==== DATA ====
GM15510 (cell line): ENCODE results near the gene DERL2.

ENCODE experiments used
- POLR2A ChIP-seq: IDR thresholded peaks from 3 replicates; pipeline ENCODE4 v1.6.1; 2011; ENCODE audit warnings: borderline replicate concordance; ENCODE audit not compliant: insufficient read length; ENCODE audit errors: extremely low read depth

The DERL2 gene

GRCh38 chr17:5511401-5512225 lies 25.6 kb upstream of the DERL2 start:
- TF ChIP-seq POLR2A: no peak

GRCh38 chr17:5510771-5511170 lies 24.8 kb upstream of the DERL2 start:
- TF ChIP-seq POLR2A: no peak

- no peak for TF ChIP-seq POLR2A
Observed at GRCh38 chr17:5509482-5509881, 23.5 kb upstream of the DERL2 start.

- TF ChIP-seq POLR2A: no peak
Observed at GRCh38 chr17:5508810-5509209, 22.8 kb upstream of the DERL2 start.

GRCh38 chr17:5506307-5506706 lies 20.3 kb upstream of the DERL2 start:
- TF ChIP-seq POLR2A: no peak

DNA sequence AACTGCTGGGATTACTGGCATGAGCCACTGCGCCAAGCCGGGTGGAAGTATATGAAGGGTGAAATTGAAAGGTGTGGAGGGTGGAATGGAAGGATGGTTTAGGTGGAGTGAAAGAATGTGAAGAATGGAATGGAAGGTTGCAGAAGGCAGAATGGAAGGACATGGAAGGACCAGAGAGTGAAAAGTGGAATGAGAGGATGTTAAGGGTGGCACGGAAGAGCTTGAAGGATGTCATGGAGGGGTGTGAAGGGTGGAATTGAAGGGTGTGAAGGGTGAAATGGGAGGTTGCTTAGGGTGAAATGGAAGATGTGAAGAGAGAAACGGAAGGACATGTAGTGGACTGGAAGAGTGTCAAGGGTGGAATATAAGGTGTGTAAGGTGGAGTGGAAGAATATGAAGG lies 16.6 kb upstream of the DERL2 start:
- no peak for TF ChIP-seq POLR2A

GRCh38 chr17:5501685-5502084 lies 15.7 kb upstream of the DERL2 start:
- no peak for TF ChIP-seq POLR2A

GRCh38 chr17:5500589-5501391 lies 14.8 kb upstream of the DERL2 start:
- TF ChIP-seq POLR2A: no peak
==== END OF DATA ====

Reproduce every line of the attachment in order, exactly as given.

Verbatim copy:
GM15510 (cell line): ENCODE results near the gene DERL2.

ENCODE experiments used
- POLR2A ChIP-seq: IDR thresholded peaks from 3 replicates; pipeline ENCODE4 v1.6.1; 2011; ENCODE audit warnings: borderline replicate concordance; ENCODE audit not compliant: insufficient read length; ENCODE audit errors: extremely low read depth

The DERL2 gene

GRCh38 chr17:5511401-5512225 lies 25.6 kb upstream of the DERL2 start:
- TF ChIP-seq POLR2A: no peak

GRCh38 chr17:5510771-5511170 lies 24.8 kb upstream of the DERL2 start:
- TF ChIP-seq POLR2A: no peak

- no peak for TF ChIP-seq POLR2A
Observed at GRCh38 chr17:5509482-5509881, 23.5 kb upstream of the DERL2 start.

- TF ChIP-seq POLR2A: no peak
Observed at GRCh38 chr17:5508810-5509209, 22.8 kb upstream of the DERL2 start.

GRCh38 chr17:5506307-5506706 lies 20.3 kb upstream of the DERL2 start:
- TF ChIP-seq POLR2A: no peak

DNA sequence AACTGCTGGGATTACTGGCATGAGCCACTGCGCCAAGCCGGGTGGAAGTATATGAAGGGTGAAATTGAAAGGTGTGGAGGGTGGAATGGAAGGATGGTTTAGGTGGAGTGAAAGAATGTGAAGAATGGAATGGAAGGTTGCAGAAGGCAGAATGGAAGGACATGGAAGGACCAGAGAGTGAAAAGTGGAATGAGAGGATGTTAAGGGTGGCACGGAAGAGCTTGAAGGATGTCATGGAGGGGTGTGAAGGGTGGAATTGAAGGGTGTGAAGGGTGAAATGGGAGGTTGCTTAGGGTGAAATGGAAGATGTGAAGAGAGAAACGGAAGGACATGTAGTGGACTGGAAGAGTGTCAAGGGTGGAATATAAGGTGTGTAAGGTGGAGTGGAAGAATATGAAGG lies 16.6 kb upstream of the DERL2 start:
- no peak for TF ChIP-seq POLR2A

GRCh38 chr17:5501685-5502084 lies 15.7 kb upstream of the DERL2 start:
- no peak for TF ChIP-seq POLR2A

GRCh38 chr17:5500589-5501391 lies 14.8 kb upstream of the DERL2 start:
- TF ChIP-seq POLR2A: no peak